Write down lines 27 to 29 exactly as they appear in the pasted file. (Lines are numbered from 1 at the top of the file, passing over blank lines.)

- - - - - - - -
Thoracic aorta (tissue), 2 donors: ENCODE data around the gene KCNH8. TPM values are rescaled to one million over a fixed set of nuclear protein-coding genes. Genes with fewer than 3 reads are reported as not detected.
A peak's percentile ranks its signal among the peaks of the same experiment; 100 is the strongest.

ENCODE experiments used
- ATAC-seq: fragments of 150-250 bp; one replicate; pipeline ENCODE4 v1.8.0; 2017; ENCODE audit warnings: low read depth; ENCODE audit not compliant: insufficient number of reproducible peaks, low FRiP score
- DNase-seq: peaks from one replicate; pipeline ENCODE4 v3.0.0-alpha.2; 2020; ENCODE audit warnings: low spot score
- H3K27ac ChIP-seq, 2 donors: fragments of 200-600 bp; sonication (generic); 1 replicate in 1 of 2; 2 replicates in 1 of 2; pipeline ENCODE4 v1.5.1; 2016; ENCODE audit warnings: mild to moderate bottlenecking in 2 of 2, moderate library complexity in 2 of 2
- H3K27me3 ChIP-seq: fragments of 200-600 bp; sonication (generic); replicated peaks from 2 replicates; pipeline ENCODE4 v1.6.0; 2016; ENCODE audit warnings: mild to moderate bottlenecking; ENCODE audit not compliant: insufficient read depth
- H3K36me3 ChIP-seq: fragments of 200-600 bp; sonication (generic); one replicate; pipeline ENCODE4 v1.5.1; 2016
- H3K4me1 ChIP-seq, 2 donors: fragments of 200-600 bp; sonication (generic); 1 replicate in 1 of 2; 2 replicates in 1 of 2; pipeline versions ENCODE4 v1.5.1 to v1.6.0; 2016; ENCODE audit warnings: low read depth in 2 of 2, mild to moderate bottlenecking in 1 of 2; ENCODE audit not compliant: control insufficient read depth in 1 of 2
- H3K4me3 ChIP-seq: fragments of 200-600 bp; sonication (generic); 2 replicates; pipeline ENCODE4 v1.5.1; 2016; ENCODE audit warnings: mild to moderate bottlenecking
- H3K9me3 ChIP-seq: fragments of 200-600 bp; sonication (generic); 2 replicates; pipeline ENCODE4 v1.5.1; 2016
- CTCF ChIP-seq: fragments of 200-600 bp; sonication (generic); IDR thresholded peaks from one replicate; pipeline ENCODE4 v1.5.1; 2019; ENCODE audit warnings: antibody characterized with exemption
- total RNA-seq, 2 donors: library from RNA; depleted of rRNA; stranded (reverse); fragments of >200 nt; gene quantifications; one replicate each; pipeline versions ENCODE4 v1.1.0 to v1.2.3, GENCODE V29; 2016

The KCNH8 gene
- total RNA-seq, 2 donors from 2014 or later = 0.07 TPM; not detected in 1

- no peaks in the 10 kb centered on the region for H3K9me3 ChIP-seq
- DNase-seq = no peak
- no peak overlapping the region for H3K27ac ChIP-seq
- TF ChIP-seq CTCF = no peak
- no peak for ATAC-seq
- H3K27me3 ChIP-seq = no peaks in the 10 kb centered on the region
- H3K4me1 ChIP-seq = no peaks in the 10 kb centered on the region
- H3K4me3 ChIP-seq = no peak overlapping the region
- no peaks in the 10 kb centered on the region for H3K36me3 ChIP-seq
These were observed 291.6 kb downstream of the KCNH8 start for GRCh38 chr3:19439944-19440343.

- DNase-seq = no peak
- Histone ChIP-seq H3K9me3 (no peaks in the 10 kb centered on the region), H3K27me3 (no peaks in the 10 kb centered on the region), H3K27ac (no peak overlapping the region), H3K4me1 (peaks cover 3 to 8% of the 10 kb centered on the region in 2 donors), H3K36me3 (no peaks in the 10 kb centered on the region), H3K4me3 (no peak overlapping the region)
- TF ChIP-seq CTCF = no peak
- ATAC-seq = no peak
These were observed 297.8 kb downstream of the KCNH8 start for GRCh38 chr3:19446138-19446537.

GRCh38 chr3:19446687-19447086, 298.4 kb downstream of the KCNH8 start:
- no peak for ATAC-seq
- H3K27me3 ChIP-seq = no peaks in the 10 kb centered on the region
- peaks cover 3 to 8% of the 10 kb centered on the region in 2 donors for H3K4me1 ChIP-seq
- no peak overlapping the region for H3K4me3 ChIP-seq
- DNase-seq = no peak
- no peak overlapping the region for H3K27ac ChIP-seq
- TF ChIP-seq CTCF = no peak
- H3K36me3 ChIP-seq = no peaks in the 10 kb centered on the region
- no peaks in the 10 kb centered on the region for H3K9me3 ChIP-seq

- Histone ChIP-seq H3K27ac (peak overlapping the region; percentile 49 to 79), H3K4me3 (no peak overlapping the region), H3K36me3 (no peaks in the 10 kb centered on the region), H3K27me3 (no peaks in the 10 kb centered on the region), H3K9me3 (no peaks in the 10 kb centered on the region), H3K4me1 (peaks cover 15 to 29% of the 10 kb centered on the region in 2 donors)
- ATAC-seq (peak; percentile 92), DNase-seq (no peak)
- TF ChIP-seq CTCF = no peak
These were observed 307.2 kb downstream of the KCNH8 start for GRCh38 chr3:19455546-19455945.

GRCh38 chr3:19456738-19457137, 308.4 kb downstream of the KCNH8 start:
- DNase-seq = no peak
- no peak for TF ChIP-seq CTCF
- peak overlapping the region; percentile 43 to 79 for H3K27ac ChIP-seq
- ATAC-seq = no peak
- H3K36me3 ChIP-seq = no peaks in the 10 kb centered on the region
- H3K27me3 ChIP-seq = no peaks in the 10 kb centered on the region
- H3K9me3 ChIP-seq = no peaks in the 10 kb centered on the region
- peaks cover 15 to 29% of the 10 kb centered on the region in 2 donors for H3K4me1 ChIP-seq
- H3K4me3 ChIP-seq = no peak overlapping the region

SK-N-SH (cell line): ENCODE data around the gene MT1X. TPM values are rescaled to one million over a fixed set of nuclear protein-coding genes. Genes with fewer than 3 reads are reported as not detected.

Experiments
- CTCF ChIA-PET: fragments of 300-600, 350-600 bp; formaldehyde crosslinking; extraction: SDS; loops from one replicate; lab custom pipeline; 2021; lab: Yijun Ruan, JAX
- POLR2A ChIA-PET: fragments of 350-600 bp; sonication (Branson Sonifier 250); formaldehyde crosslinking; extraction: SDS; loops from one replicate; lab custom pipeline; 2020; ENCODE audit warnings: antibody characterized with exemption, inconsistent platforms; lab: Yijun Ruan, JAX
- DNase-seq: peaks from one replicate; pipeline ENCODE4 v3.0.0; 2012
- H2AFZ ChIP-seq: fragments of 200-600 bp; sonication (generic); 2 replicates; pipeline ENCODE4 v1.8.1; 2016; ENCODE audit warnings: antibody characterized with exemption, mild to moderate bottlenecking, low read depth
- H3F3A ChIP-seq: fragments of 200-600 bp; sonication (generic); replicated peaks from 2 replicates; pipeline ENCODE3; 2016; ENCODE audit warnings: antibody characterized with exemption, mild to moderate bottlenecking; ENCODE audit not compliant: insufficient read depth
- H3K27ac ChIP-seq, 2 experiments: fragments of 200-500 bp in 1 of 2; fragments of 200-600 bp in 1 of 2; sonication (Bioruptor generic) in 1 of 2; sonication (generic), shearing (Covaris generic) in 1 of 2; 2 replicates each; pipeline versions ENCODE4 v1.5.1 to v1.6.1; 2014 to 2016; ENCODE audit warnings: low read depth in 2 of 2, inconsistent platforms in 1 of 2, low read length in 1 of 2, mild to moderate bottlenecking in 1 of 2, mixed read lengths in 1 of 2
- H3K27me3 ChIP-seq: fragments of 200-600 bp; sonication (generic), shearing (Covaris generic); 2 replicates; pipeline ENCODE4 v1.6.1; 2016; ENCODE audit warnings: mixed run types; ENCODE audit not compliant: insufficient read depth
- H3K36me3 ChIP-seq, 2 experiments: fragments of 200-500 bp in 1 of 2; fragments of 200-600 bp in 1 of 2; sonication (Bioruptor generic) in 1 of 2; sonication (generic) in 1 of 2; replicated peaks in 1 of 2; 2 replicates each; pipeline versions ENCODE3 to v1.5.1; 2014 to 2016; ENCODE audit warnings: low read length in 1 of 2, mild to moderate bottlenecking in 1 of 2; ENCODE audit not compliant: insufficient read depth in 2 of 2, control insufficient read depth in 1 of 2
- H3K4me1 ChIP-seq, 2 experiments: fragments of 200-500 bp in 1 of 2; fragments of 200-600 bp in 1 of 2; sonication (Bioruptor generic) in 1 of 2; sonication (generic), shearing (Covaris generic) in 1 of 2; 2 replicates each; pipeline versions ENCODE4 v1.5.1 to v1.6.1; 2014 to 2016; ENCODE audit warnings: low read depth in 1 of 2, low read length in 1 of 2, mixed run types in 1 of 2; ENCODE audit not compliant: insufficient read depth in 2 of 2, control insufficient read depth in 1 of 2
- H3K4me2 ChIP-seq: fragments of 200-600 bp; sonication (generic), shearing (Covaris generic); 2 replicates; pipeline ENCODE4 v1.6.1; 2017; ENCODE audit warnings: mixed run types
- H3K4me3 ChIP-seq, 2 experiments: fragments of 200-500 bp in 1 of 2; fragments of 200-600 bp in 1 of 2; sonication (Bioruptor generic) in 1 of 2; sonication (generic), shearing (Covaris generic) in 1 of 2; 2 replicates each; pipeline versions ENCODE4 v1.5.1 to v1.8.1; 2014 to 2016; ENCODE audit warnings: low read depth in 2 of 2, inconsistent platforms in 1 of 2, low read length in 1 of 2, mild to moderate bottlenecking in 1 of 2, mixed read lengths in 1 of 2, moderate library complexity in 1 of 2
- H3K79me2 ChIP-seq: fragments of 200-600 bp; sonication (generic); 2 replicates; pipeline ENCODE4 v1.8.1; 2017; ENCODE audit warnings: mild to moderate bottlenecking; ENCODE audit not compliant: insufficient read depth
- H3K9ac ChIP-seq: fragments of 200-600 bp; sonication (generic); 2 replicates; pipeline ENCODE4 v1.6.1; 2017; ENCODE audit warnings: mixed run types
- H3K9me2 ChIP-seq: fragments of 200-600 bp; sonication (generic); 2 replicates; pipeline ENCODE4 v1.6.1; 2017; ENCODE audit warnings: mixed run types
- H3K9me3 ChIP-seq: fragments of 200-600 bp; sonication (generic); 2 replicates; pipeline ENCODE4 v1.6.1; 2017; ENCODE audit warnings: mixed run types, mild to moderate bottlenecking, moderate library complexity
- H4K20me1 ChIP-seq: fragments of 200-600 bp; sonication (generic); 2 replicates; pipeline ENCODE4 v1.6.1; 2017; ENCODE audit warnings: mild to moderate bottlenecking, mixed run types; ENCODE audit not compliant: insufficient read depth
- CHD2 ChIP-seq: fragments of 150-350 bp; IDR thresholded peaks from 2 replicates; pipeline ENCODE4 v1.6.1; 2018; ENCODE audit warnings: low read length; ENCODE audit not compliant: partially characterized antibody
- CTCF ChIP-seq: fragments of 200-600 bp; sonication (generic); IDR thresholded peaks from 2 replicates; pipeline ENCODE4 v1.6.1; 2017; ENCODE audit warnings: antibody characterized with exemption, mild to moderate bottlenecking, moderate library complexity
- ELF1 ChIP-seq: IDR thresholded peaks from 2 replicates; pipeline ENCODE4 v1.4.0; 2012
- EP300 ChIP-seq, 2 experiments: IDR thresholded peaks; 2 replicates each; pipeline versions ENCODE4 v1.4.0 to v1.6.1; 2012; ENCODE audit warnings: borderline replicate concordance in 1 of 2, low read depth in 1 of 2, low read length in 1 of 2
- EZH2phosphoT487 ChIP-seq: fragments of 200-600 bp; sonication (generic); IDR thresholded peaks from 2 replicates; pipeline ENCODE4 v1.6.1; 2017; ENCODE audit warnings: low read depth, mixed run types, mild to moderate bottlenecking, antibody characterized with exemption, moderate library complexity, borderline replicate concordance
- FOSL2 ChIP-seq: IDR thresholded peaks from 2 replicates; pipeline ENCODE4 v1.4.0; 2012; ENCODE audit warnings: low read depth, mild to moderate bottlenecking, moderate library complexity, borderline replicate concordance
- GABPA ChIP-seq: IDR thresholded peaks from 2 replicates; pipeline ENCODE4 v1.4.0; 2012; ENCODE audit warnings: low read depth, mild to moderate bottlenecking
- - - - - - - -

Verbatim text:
- Histone ChIP-seq H3K9me3 (no peaks in the 10 kb centered on the region), H3K27me3 (no peaks in the 10 kb centered on the region), H3K27ac (no peak overlapping the region), H3K4me1 (peaks cover 3 to 8% of the 10 kb centered on the region in 2 donors), H3K36me3 (no peaks in the 10 kb centered on the region), H3K4me3 (no peak overlapping the region)
- TF ChIP-seq CTCF = no peak
- ATAC-seq = no peak